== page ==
This first appeared in the Spring 2014 issue of Incorruptible Beauty, a quarterly newsletter for Christian women. It was originally entitled "The Great Dog Disappointment."
My Dream Dog
When I was in my early to mid-teens, I wanted a dog. I knew exactly what kind I wanted. I flipped through a dog breed book until I found it: an alert, bright-eyed dog with almost cat-like grace and a mane of soft black fur. It was called the Groenendael, more commonly known as the Belgian Sheepdog.
Groenendaels were scarce in “my neck of the woods.” At the annual dog show in my state, there were a total of two Groenendaels in the entire vicinity. Of those two, neither impressed me. They were of the “new, European” line, bred for narrow noses (and thus eye problems) and more “refined” bodies. I wanted the rarer “old American” line, bred for a sturdy build and hardy health. I knew I would have to look far and wide for the dog I wanted.
The Dogged Pursuit
At that time, I had a deadly fear of phones, but calling breeders, whose contact information I found on the internet, was the only way I knew to get in touch with people who knew about Groenendaels and where I could find one. It didn’t help when my phone calls didn’t go as planned.
“You’re looking for a what?” the elderly man bawled into the phone.
“I’m looking for someone who can tell me more about Groenendaels. You know, Belgian Sheepdogs.”
“I don’t know what you’re selling, but I’m not interested.”
Click. Wrong number? I couldn’t tell. And now I was more scared than ever of calling strangers.
All of the breeders hesitated as soon as I explained that I wanted to breed the dog and sell the puppies.
“Look, the only way to become a reputable breeder is to show the dog and earn a championship. If you breed, you have commit to allowing me to pick the mate, and giving me back X amount of puppies from the litters.”
Part of me understood the restrictions, in the interest of maintaining line purity and high quality. On the other hand, I had no way of showing the dog in my current circumstances. Weren’t there other ways of proving a dog’s quality?
Hope at Last
I didn’t give up. Out of dozens of breeders that I contacted, I found three who were willing to help me. The first agreed to relax her guidelines if I would pay half again the worth of the dog. I eagerly awaited the next litter (a matter of 6 to 9 months) but she never contacted me again.
A second breeder was very sweet, but I had contacted her too late. Her prize “old American” female had just been retired. The breeder referred me to another breeder, who finally agreed to let me have “Red Boy” from her latest litter.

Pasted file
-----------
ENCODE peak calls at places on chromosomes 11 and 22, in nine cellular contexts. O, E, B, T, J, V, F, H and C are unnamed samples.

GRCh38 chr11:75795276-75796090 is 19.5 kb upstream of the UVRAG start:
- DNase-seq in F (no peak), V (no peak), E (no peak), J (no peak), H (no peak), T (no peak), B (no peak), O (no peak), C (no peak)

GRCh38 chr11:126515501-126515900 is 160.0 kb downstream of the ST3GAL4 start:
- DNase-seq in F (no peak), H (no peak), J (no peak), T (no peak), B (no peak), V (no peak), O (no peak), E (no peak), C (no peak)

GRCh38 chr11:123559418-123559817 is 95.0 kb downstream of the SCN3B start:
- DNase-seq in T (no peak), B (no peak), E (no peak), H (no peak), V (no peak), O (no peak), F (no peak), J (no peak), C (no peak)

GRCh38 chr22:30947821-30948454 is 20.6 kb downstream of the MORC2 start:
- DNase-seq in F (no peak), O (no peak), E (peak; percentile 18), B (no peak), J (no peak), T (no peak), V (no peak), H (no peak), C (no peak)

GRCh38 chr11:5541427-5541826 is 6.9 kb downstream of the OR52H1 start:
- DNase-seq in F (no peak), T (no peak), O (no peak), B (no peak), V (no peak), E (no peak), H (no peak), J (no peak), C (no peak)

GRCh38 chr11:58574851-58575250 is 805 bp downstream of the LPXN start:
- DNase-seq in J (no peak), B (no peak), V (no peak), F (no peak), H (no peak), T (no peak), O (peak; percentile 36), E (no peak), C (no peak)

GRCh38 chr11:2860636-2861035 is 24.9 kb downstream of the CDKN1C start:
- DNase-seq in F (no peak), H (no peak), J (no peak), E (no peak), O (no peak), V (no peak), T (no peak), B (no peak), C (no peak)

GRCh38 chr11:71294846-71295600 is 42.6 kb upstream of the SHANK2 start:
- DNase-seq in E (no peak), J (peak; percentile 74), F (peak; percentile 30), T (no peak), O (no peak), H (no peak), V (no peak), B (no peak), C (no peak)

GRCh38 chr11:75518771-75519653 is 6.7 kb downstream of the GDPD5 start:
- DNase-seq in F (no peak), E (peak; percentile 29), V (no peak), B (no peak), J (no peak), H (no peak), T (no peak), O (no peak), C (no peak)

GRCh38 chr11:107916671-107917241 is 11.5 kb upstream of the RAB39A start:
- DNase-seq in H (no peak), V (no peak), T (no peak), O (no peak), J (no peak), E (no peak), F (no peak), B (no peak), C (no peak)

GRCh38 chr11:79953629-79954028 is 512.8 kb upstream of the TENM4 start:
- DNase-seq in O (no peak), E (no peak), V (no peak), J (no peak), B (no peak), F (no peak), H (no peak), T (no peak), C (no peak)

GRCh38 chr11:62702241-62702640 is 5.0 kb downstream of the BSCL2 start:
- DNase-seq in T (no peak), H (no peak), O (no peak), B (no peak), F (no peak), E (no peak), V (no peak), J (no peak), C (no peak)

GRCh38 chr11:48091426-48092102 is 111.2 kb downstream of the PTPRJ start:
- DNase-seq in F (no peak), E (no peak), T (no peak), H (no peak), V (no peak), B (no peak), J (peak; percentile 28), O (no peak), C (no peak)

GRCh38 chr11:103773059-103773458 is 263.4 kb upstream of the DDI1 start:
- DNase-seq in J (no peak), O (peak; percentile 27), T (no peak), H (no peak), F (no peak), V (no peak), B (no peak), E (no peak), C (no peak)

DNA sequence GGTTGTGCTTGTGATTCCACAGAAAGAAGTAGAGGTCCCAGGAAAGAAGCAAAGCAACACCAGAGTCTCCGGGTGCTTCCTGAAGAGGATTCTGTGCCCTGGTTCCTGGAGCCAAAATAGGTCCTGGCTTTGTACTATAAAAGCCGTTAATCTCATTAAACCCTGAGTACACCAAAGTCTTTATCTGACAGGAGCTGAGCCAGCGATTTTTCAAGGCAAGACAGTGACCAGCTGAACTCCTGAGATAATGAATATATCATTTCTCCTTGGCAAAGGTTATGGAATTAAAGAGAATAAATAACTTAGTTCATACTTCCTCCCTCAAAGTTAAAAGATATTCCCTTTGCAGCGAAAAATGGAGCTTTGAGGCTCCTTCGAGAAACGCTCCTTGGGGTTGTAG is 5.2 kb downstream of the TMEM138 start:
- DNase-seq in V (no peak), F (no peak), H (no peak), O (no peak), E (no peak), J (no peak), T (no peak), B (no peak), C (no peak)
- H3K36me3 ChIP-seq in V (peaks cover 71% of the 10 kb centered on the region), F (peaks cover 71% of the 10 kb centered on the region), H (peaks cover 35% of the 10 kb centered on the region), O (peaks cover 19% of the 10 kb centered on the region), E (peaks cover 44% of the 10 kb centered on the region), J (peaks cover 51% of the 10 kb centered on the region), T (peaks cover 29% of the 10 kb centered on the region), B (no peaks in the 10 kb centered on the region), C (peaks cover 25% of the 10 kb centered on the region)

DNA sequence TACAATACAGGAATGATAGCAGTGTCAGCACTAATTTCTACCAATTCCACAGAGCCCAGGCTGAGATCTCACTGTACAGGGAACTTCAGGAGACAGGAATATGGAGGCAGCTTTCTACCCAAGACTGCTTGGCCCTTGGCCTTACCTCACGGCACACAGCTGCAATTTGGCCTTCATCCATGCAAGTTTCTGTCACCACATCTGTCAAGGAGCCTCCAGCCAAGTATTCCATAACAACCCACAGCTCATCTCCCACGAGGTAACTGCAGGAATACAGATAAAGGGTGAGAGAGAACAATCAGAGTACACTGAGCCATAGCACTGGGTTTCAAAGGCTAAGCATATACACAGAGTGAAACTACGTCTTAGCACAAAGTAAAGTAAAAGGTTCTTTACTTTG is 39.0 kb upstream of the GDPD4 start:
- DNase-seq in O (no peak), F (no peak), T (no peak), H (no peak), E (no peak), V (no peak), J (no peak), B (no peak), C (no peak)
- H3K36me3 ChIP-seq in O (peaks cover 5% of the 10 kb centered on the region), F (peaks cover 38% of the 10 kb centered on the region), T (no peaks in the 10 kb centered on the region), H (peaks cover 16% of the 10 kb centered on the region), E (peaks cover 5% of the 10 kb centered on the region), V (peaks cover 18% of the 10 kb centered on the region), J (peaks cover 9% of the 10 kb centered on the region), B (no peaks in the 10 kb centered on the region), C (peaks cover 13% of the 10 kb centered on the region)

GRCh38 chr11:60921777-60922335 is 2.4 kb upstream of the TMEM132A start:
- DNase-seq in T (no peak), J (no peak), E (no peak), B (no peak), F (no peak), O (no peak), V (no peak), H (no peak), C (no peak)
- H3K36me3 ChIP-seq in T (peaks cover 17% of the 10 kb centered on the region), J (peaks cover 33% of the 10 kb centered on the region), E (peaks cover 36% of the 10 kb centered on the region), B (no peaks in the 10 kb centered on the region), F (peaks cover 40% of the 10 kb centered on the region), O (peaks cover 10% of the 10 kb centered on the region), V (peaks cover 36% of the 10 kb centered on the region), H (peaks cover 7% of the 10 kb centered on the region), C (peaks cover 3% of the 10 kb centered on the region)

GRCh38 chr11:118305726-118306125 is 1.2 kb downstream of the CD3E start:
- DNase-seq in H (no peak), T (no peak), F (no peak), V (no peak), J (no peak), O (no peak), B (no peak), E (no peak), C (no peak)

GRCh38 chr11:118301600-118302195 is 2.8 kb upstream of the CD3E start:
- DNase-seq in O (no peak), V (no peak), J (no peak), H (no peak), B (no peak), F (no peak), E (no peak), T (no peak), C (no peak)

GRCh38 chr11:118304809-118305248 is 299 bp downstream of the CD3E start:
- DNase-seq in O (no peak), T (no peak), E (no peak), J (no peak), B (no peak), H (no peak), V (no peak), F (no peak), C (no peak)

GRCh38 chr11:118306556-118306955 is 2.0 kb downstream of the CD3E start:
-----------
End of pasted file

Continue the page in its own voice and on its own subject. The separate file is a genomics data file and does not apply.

Then came the news. “Red Boy” exhibited a trait that might make him unsuitable for breeding. As I waited to see if he would outgrow the condition, I prayed for him, wrote about him in my journal, and daydreamed about him.
The Bitterness of Disappointment
The e-mail finally came. “Red Boy” was not going to fulfill the role I wanted.
Two years. Two years to come back to square one. After I had had a good cry, I summoned up my strength and resolved to continue.
That’s when Dad stepped in and said, “Enough.” I had spent two years of my time, my energy, and my money chasing a dream. I was approaching high school graduation and I had to think about the future. It was time to move on.
For months, I crawled through life in a haze of disappointment. Over time, other things filled my mind and other dreams arose. I moved on.
Growth From Disappointment
Looking back, I see this disappointment as a period of growth for me, for three reasons.
First, the experience of seeking my dream dog forced me to learn useful skills: talking to strangers, researching thoroughly, haggling with breeders (actually, the negotiation was mostly Mom’s department—she was dauntless!), and surviving setback after setback in pursuit of a goal. These skills became critically important in my future pursuits, such as publishing my own book (not an easy task) and serving in various work and ministry situations.
Secondly, I learned to accept discouragement. During my search for a dog, my younger sister got two guinea pigs. The way I saw it, she put maybe a total of a few hours into her search for a guinea pig and voila! She got a pet of her own. I spent years of my life working toward a pet of my own and in the end, I got nothing. I felt like Miracle Max: “While you’re at it, why don’t you give me a paper-cut and pour lemon juice on it?” But in the years to come, my disappointments would be greater. The disparity between the denial of my desires and the fulfillment of others’ desires would hurt a lot more. I had to learn to accept the reality and find joy in my own circumstances.
Which leads me to reason #3. I learned that God really does know what He is doing. Unknown to me, college and new jobs would soon consume so much of my life that I would have neglected my dog. Perhaps, because I didn’t get a dog, I had the time and energy to devote to publishing my book. In later years, I even found myself in the unusual situation of praying for a dear friend who did start her own kennel, lost two out of five dogs, and weathered disaster after disaster, with consequences of thousands of dollars. I have wondered if the fulfillment of a dream can come with its own disappointments. Sometimes God is not done teaching us.
Most importantly, when my desires as an adult are not fulfilled, I remember. I remember that God said “No” in order to direct me in a way that was far better for me. Even when the disappointment hurts, I know I can trust Him.
And that knowledge makes the disappointment worth it.
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None of my life has gone the way it was "supposed to go," but I don't love my life any less because of the hardships and new directions. I see so much unexpected good in it, and I want others to see the good in theirs.